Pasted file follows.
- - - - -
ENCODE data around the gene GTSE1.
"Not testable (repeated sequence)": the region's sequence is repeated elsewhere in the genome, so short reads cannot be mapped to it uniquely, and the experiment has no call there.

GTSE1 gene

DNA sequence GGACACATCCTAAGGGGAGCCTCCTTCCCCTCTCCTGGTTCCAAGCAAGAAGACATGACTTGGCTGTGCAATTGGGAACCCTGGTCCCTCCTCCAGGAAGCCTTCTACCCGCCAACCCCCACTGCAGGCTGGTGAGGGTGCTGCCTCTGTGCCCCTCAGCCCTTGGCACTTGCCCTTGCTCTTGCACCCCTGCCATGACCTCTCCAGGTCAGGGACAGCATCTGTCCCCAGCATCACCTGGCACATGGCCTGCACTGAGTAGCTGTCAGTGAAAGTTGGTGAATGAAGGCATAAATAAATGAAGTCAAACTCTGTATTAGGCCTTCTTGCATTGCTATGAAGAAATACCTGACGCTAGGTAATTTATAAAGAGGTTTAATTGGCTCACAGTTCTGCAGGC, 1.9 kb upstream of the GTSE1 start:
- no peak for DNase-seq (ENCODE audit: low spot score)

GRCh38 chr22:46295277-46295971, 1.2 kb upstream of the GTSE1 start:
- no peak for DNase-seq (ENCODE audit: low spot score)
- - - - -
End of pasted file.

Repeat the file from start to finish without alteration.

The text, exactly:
ENCODE data around the gene GTSE1.
"Not testable (repeated sequence)": the region's sequence is repeated elsewhere in the genome, so short reads cannot be mapped to it uniquely, and the experiment has no call there.

GTSE1 gene

DNA sequence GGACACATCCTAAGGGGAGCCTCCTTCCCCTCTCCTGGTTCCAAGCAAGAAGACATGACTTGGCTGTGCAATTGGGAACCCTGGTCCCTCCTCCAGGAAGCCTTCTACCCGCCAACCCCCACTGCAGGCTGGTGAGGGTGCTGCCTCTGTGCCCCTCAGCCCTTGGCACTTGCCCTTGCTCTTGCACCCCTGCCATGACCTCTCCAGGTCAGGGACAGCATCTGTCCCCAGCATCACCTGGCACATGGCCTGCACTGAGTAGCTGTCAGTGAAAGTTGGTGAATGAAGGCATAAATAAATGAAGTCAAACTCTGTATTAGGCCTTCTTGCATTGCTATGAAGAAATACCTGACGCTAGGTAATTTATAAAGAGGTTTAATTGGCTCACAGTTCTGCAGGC, 1.9 kb upstream of the GTSE1 start:
- no peak for DNase-seq (ENCODE audit: low spot score)

GRCh38 chr22:46295277-46295971, 1.2 kb upstream of the GTSE1 start:
- no peak for DNase-seq (ENCODE audit: low spot score)